July 21-27 is Drowning Prevention Week across Ottawa and the country. With this weekend’s forecast of extremely hot weather, many of you will be travelling to the nearest lake, river or swimming pool to remain cool and enjoy the summer season.
Did you know that the leading cause of death for children under the age of five is drowning? Toddlers are particularly at risk when unattended because of their mobility, inquisitive minds and the lack of capability to self-rescue. Drowning can happen in a matter of seconds in the backyard pool, at the cottage or at a campsite. Always keep your eyes on your toddlers and children — not on your phone!
Another fact — older adults are also drowning at increased rates as baby boomers have a tendency to swim on their own.
With municipal beaches, wading pools, splash pads and outdoor pools now open — only when lifeguards are on duty, should you visit public beaches or pools. Below are some important tips to keep you safe around all waterways and pools.
- Always wear flotation devices if a weak or non-swimmer, or when swimming on your own
- Rid yourself of distractions when children are swimming (no cellphones)
- Stay within arm’s length of youngsters in the water
- Enroll in swimming lessons. The City of Ottawa provides lessons and you can register for lessons at the Cardel-Rec Goulbourn Complex https://documents.ottawa.ca/sites/default/files/ss2019_swim_a-m_en.pdf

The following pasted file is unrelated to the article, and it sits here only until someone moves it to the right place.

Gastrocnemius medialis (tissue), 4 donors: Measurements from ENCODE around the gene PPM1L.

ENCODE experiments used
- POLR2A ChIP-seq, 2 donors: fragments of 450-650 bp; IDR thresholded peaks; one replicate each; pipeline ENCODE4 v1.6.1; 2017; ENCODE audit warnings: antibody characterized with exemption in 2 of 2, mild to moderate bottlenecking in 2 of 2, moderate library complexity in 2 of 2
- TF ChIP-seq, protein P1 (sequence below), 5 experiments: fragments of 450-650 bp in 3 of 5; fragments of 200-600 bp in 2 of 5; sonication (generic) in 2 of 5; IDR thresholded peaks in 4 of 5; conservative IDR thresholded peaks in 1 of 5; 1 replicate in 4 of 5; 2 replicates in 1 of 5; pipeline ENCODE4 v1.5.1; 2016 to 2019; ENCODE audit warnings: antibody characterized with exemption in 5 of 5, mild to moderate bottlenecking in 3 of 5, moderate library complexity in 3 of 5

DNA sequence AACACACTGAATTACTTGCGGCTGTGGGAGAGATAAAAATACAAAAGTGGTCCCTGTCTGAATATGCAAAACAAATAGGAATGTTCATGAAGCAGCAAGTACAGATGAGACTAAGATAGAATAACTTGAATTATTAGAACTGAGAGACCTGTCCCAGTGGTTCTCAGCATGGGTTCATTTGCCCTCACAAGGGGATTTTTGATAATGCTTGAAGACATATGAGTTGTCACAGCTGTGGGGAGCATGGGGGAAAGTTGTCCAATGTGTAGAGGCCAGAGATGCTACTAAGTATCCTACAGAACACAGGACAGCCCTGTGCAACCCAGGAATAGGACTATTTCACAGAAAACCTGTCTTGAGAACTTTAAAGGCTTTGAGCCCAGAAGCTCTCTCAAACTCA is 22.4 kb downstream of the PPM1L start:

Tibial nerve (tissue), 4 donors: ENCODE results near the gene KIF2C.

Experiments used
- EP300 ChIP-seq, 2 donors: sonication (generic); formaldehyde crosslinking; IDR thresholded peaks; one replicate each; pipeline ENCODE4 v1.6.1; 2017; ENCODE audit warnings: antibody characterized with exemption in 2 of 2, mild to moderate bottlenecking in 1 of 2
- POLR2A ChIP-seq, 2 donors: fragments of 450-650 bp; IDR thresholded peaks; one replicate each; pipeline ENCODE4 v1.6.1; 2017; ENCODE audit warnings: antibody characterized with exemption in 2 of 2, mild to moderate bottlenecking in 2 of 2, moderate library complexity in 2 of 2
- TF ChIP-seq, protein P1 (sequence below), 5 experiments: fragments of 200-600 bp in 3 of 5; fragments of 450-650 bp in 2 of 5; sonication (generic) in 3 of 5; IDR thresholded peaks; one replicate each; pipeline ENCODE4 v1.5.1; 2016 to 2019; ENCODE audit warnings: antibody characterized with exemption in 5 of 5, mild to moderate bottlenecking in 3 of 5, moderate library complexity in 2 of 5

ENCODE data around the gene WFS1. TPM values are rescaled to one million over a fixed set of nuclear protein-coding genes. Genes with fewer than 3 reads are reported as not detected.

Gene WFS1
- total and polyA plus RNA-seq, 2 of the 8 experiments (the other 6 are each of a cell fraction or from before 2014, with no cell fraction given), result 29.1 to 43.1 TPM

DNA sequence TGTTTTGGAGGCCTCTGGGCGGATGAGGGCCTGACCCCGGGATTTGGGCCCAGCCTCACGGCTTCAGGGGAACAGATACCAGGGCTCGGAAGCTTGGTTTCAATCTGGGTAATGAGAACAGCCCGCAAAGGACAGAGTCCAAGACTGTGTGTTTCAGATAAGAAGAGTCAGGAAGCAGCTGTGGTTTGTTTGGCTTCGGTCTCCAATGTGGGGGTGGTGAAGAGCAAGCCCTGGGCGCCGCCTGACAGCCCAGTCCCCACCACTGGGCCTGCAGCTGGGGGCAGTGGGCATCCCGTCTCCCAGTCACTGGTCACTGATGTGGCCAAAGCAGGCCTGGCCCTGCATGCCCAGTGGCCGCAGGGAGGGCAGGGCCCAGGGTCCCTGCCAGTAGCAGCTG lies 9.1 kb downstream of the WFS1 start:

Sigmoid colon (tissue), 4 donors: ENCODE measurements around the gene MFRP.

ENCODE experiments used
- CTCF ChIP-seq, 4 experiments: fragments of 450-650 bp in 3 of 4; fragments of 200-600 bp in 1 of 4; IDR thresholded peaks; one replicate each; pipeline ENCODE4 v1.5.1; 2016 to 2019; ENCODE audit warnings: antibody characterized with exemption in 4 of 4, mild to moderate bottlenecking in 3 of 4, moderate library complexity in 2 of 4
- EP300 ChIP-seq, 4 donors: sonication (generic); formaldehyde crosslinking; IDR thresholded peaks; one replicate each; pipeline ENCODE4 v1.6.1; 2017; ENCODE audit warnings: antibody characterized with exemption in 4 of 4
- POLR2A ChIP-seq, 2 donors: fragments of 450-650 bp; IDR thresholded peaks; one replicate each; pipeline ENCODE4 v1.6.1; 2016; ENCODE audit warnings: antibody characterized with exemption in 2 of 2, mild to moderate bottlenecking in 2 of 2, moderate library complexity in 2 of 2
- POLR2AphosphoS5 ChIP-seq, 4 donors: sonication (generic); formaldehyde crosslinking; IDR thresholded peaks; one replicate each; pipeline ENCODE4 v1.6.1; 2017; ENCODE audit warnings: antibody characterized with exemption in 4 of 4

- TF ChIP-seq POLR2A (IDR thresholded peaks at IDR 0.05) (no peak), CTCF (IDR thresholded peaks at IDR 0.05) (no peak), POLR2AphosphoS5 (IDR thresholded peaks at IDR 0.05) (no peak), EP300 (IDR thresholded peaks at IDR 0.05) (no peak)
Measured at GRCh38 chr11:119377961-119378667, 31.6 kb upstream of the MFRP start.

- Enroll in a CPR and first-aid course. You can do so through the City of Ottawa web site at https://ottawa.ca/en/residents/emergency-services/ottawa-paramedic-service/first-aid-and-cpr-courses
- Ottawa By-law #2013-39 recommends that a fence at a minimum of five feet or 1.5 metres high with a self-latching gate with a lock is installed around a pool to keep children from wandering into a pool area
- Always swim with a buddy
If you find yourself on a boat during the summer months, there are some laws and tips in place to keep you safe:
- Don’t just have life jackets on the boat – wear them at all times – you can be fined for not doing so
- Ensure you have the appropriate number of life jackets or personal flotation devices (PFDs) proportional to the number of passengers
- Alcohol or cannabis have no place on a boat – you can lose your driving license if found to have consumed either while operating a boat
- All motor boats require a life jacket or PFD for each person, whistle or sound signalling device, bailing bucket or manual water pump, watertight flashlight, three Transport Canada approved flares, buoyant tow ropes, working navigation lights, additional buoys, additional oars or paddles and a certified working fire extinguisher
- You must have a boating licence along with proof of ownership and insurance with you at all times – boat licence courses are offered on the Transport Canada website https://www.tc.gc.ca/eng/marinesafety/debs-obs-menu-1362.htm.
- All motor boats, over 10hp, must be licenced with the numbers displayed on both sides of the bow
- When operating a canoe or kayak you require a whistle, bailing bucket, oars/paddles, life jacket or PFD and watertight flashlight
Drowning can be Preventable if you follow safe swimming or boating tips. Annually, approximately 500 Canadians die in preventable water-related occurrences. Practice water safety and your summer will be full of adventurous fun!
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